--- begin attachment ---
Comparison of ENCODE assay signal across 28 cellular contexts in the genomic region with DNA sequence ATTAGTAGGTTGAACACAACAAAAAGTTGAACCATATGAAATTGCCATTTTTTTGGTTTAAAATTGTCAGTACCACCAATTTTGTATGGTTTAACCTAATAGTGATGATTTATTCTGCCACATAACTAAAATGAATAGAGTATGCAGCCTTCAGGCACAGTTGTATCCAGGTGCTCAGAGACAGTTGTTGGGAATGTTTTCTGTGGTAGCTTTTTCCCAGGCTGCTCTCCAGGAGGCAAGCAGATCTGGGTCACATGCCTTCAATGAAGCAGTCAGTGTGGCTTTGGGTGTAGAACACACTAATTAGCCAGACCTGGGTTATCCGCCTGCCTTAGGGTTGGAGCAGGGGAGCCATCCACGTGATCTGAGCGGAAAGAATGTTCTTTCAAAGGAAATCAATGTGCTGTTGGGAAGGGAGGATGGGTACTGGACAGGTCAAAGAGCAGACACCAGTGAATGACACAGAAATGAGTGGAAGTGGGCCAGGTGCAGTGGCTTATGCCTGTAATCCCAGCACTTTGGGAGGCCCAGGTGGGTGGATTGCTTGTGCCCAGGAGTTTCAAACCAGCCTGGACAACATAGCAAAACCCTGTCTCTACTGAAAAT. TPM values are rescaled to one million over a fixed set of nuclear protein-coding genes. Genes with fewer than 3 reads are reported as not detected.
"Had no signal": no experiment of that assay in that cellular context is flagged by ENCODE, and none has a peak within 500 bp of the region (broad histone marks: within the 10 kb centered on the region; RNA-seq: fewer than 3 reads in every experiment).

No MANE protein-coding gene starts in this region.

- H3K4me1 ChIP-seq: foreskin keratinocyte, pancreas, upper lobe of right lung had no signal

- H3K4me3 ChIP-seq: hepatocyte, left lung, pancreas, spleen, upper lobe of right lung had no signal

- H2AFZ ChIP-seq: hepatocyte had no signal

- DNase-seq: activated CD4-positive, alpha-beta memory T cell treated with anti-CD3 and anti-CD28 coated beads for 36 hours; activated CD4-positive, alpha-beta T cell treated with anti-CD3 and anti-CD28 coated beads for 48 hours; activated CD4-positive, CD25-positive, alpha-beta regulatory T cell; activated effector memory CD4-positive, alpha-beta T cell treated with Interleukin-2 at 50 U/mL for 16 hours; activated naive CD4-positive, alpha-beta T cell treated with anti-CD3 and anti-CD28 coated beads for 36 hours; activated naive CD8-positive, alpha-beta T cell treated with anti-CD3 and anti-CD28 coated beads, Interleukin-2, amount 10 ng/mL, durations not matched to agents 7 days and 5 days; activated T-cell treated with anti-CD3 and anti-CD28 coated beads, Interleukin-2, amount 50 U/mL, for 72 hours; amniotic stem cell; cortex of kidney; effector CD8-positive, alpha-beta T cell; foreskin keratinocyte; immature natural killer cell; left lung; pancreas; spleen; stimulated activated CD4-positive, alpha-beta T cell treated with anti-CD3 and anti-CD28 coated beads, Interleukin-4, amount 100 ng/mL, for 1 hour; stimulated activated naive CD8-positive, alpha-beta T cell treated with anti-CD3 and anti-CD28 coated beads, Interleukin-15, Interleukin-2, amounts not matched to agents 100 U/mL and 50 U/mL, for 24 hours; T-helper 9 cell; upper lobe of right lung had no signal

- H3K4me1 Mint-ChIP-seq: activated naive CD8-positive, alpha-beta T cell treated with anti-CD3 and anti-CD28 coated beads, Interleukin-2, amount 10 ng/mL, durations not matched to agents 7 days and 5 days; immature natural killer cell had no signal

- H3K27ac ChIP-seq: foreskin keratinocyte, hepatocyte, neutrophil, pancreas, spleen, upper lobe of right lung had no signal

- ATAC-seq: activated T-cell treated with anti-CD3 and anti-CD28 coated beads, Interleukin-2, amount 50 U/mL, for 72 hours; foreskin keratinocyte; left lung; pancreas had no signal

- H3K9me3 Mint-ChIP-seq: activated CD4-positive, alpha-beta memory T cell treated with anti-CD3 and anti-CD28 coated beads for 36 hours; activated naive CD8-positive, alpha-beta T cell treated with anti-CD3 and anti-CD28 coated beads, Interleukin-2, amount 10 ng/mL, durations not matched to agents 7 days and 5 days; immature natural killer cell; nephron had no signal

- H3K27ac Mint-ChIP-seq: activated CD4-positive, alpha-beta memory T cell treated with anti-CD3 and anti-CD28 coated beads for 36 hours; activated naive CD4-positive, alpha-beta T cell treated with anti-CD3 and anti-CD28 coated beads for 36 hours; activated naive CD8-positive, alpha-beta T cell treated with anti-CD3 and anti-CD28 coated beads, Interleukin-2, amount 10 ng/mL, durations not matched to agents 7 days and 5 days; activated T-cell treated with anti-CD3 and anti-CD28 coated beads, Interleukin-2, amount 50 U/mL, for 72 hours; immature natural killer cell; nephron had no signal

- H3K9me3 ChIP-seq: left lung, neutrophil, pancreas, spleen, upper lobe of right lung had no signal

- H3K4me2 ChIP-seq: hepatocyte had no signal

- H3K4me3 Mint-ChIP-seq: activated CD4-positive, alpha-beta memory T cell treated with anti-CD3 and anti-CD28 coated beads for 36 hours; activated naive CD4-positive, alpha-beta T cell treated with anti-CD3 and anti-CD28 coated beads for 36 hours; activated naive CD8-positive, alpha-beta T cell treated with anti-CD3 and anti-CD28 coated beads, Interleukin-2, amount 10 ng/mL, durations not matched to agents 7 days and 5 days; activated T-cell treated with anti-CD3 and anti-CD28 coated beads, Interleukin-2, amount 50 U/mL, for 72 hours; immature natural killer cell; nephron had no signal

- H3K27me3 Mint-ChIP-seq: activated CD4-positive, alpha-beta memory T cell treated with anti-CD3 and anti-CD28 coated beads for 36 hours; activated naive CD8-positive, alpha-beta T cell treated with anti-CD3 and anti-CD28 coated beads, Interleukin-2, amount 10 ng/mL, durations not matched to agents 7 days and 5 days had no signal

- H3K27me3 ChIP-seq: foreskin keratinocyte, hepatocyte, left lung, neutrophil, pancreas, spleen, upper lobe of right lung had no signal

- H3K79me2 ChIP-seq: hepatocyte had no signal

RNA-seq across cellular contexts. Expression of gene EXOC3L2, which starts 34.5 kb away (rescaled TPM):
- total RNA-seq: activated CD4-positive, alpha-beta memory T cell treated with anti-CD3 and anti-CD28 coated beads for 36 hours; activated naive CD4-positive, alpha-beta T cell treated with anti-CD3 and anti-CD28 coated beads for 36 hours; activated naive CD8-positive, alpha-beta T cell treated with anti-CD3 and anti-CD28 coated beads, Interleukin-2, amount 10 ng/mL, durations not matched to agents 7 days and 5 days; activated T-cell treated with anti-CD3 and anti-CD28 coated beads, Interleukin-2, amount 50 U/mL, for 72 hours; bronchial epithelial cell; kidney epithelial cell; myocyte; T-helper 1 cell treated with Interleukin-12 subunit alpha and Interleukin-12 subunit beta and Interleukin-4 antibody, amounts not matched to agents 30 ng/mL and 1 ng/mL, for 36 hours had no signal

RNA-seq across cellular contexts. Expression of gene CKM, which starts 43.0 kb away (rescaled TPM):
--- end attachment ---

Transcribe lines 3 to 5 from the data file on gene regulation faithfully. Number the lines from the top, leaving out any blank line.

No MANE protein-coding gene starts in this region.

- H3K4me1 ChIP-seq: foreskin keratinocyte, pancreas, upper lobe of right lung had no signal

- H3K4me3 ChIP-seq: hepatocyte, left lung, pancreas, spleen, upper lobe of right lung had no signal